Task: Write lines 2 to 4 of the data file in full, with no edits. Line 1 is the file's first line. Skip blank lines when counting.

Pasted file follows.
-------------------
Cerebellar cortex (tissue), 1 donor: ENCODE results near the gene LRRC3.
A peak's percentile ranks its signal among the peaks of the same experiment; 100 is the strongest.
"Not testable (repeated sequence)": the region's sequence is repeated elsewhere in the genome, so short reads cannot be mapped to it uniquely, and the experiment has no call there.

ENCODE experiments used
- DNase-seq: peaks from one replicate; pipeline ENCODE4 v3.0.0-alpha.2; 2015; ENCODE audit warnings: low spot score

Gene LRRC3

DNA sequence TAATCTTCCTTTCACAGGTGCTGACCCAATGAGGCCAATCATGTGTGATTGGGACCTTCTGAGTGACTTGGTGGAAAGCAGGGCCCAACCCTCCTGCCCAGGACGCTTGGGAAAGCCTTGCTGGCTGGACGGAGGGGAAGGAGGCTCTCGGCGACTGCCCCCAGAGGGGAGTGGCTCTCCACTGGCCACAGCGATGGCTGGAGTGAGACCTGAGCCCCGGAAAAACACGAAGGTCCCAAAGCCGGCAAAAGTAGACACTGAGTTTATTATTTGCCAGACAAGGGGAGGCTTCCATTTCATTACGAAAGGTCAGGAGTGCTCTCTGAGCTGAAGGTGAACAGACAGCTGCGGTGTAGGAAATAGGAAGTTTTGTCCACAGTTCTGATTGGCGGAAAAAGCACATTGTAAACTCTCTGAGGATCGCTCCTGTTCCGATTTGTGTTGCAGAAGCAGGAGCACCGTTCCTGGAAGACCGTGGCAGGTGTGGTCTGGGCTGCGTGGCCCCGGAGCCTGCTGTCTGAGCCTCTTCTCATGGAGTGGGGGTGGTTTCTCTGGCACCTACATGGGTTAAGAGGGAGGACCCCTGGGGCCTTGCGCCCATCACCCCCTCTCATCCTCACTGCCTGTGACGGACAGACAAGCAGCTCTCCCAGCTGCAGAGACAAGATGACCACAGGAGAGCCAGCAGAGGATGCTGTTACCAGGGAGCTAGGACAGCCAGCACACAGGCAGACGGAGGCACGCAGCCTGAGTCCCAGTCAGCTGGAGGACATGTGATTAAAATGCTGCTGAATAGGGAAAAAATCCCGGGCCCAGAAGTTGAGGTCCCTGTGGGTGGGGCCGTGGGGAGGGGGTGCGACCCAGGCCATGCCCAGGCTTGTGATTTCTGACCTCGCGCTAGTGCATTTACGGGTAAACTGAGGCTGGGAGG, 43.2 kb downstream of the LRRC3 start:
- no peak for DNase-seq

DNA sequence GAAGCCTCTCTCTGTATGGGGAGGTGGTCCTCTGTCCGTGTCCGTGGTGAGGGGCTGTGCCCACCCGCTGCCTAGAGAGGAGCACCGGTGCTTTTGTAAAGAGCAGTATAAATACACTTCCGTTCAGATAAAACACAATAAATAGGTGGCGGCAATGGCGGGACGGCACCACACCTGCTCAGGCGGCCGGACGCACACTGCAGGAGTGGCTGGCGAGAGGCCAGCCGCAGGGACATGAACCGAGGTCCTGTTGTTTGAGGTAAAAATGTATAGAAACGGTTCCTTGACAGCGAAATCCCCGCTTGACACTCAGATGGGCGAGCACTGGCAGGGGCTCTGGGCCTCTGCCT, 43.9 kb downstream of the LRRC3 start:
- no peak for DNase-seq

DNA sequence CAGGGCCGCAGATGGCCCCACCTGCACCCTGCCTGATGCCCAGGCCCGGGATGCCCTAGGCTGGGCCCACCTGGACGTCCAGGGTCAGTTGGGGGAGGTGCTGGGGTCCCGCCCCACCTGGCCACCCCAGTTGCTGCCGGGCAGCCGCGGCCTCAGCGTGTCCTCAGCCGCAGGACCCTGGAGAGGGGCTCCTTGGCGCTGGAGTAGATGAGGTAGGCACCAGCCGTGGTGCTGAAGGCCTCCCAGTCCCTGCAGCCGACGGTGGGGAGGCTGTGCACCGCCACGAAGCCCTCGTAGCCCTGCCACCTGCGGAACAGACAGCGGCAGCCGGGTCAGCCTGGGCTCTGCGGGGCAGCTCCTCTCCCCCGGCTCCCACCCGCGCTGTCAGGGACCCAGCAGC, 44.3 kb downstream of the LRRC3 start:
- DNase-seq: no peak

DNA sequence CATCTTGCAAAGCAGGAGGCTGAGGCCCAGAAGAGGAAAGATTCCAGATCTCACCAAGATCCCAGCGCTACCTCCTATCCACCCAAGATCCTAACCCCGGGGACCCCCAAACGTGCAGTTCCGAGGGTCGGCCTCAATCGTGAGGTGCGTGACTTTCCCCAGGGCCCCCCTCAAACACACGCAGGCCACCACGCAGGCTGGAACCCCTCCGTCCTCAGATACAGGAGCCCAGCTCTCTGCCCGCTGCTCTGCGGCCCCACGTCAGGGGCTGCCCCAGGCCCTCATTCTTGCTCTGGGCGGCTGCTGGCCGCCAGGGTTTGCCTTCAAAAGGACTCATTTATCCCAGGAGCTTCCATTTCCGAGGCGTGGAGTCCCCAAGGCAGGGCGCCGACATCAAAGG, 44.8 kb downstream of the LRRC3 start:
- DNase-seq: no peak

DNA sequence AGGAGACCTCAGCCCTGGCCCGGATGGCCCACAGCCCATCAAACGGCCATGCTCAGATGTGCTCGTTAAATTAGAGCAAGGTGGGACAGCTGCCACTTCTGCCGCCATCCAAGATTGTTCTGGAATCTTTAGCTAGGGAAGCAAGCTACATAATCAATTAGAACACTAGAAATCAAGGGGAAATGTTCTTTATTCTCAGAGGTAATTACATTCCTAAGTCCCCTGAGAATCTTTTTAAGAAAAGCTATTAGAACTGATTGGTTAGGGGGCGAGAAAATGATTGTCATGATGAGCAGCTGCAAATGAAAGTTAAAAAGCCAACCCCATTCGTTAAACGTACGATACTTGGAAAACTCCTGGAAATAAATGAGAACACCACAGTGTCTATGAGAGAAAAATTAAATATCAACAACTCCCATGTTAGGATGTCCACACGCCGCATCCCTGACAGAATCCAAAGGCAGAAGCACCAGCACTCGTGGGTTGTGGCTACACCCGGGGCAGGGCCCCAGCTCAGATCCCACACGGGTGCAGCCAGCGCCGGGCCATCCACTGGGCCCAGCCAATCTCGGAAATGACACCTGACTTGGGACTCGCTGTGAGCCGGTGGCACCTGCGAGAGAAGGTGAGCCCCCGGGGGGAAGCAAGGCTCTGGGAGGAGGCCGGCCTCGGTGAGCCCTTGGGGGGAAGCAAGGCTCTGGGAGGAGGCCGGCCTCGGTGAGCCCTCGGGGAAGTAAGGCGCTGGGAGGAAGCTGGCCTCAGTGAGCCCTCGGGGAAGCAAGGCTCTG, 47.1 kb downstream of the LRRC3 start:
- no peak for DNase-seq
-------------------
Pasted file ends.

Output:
A peak's percentile ranks its signal among the peaks of the same experiment; 100 is the strongest.
"Not testable (repeated sequence)": the region's sequence is repeated elsewhere in the genome, so short reads cannot be mapped to it uniquely, and the experiment has no call there.

ENCODE experiments used